She wouldn’t have called him her boyfriend by the time he did what would make her, which was save our mum’s life, and she, that is my sister, didn’t know he’d done it.
She, my mum, didn’t stop on foot and the man didn’t stop in his car until they both stopped and just me and my sister’s boyfriend-to-be were moving.
“I can stop this from happening,” he said to me. So nearly were my family, and this not-yet-boyfriend, at the park. Everything had gone wrong at the last crossing.
“Oh God, yes, stop it, please,” were among the things I said to the almost-boyfriend who stood now twice as tall, naked, looking like something from a Marilyn Manson video with, crucially, two horns at the top of his head(1).
“What the fuck?” I said.
“I beg you’re pardon?” Said my mum, from the other side of the road. The car had disappeared.
My mum had a nosebleed that no one mentioned, and the blood disappeared when it fell onto her clothes. She seemingly couldn’t taste it as it streamed onto the sandwiches she ate. She started to make a grinding noise when she walked.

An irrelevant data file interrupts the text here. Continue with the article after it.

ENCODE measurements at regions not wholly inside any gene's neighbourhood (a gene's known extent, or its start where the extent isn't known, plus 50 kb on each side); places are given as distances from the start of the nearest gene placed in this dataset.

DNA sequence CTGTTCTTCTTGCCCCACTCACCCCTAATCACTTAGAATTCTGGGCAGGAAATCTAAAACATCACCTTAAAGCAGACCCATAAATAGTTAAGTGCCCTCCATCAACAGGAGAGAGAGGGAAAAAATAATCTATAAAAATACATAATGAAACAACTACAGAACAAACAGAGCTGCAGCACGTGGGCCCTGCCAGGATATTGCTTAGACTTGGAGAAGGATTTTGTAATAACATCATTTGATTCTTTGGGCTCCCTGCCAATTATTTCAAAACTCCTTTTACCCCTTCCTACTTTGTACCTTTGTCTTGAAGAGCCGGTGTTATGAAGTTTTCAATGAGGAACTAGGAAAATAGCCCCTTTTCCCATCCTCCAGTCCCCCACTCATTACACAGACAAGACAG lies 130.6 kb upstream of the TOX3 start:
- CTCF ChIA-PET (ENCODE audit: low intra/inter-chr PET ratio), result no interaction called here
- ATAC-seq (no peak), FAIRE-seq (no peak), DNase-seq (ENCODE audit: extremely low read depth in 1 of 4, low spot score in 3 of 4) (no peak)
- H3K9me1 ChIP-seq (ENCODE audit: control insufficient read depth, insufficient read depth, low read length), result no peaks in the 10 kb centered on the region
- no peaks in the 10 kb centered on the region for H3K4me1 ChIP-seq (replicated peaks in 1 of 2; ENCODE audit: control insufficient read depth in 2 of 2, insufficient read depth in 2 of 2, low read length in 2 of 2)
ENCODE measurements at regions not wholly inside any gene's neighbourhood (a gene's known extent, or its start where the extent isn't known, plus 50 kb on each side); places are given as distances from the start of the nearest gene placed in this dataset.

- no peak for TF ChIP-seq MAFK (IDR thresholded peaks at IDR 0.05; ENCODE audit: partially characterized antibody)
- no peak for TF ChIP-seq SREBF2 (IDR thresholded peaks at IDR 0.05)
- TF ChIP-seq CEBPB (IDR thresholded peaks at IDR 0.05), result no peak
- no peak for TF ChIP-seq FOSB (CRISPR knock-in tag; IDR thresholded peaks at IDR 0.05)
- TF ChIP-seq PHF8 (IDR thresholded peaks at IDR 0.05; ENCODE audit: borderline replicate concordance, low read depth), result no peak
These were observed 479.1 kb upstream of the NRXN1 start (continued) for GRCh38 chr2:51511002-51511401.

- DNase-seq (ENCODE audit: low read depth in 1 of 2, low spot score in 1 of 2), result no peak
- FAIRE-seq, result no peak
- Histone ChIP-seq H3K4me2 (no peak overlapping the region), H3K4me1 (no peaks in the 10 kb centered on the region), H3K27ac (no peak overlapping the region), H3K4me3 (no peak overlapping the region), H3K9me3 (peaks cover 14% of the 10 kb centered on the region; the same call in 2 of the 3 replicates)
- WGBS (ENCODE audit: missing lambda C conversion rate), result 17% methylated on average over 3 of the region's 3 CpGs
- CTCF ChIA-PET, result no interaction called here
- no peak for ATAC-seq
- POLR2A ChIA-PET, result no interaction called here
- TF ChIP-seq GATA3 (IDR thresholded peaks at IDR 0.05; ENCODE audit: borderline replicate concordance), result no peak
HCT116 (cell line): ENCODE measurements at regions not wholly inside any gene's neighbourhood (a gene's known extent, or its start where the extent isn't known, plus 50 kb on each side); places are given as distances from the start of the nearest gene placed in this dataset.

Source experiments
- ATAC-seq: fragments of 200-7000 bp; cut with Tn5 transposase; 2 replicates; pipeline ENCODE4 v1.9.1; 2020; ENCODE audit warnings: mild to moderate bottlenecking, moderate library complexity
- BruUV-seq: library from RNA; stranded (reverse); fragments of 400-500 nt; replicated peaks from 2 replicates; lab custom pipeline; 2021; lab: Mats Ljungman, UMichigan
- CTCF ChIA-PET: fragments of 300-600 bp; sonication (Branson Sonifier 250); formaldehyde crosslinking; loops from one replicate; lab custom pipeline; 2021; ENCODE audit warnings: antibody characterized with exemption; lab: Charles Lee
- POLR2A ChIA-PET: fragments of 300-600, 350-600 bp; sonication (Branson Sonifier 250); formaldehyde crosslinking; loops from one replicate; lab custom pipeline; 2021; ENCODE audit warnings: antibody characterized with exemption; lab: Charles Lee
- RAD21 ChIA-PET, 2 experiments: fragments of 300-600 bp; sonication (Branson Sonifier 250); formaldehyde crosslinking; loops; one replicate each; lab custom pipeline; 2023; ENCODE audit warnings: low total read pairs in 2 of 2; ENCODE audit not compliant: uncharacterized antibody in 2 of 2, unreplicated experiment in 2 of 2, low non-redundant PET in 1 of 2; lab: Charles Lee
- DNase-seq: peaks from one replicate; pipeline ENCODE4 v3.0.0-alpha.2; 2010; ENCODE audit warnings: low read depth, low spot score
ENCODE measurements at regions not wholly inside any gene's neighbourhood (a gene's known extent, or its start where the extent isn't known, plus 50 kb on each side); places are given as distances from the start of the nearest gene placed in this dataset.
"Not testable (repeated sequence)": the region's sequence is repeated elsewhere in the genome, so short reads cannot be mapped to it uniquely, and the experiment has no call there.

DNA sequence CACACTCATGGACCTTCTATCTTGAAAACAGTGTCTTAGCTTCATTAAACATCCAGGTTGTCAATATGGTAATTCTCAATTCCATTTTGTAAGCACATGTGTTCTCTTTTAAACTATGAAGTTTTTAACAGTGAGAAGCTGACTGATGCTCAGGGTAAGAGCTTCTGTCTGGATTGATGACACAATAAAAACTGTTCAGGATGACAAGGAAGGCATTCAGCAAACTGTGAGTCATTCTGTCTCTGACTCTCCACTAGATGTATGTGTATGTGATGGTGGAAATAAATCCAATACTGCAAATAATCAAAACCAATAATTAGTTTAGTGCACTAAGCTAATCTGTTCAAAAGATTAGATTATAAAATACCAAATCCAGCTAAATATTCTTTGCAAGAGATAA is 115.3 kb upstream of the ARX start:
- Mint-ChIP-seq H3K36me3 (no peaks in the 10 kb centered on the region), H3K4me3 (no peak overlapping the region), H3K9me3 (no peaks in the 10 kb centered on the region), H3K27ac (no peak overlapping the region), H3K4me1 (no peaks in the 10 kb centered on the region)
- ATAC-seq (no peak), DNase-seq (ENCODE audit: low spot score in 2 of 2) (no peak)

A man was found in his car in a field with his body turned inside out.
“Shrug,” said the basically-boyfriend when I asked him about it, I mean that is literally what he said.
My sister asked eventually if something happened between us, either because he always mentioned to her inviting me to the pub, or because I never went.
Eventually I did, the same day I woke up and my mum’s fingers had no skin left.
“Don’t worry about it,” said my sister’s boyfriend when I asked him about it, in a way which made me actually worry more.
He offered me a drink which cost him £2.65, but me I have no idea how much.
“If you ever mention this to anyone I will fuck you up in ways you can’t comprehend with a body,” he said to me, “but, I mean, this isn’t a big deal, or anything. Think of this conversation as, like, a footnote in this moment, yeah?”